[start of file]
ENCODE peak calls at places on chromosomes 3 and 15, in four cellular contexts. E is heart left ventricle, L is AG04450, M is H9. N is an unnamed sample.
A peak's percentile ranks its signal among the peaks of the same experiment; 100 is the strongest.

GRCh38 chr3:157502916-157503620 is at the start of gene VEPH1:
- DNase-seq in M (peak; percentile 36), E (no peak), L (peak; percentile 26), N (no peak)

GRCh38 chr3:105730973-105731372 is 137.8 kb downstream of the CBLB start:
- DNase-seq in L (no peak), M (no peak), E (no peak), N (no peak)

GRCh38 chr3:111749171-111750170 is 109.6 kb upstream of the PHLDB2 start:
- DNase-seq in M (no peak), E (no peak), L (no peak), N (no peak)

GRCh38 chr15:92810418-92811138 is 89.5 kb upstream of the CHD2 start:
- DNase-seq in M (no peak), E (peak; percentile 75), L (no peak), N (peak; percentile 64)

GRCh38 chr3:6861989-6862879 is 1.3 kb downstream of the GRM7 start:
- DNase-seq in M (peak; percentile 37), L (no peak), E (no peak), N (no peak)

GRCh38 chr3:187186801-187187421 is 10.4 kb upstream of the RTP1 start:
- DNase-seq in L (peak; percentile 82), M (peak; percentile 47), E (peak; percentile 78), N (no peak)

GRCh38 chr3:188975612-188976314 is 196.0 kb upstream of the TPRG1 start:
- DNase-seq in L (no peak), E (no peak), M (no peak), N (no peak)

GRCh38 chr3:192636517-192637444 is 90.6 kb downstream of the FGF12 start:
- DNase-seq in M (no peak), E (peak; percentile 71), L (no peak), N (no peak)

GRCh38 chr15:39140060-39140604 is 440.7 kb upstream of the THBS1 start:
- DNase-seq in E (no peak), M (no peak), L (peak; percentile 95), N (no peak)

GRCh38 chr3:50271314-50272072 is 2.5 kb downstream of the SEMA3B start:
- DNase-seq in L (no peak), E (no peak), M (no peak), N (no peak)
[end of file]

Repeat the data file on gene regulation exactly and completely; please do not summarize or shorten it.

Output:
ENCODE peak calls at places on chromosomes 3 and 15, in four cellular contexts. E is heart left ventricle, L is AG04450, M is H9. N is an unnamed sample.
A peak's percentile ranks its signal among the peaks of the same experiment; 100 is the strongest.

GRCh38 chr3:157502916-157503620 is at the start of gene VEPH1:
- DNase-seq in M (peak; percentile 36), E (no peak), L (peak; percentile 26), N (no peak)

GRCh38 chr3:105730973-105731372 is 137.8 kb downstream of the CBLB start:
- DNase-seq in L (no peak), M (no peak), E (no peak), N (no peak)

GRCh38 chr3:111749171-111750170 is 109.6 kb upstream of the PHLDB2 start:
- DNase-seq in M (no peak), E (no peak), L (no peak), N (no peak)

GRCh38 chr15:92810418-92811138 is 89.5 kb upstream of the CHD2 start:
- DNase-seq in M (no peak), E (peak; percentile 75), L (no peak), N (peak; percentile 64)

GRCh38 chr3:6861989-6862879 is 1.3 kb downstream of the GRM7 start:
- DNase-seq in M (peak; percentile 37), L (no peak), E (no peak), N (no peak)

GRCh38 chr3:187186801-187187421 is 10.4 kb upstream of the RTP1 start:
- DNase-seq in L (peak; percentile 82), M (peak; percentile 47), E (peak; percentile 78), N (no peak)

GRCh38 chr3:188975612-188976314 is 196.0 kb upstream of the TPRG1 start:
- DNase-seq in L (no peak), E (no peak), M (no peak), N (no peak)

GRCh38 chr3:192636517-192637444 is 90.6 kb downstream of the FGF12 start:
- DNase-seq in M (no peak), E (peak; percentile 71), L (no peak), N (no peak)

GRCh38 chr15:39140060-39140604 is 440.7 kb upstream of the THBS1 start:
- DNase-seq in E (no peak), M (no peak), L (peak; percentile 95), N (no peak)

GRCh38 chr3:50271314-50272072 is 2.5 kb downstream of the SEMA3B start:
- DNase-seq in L (no peak), E (no peak), M (no peak), N (no peak)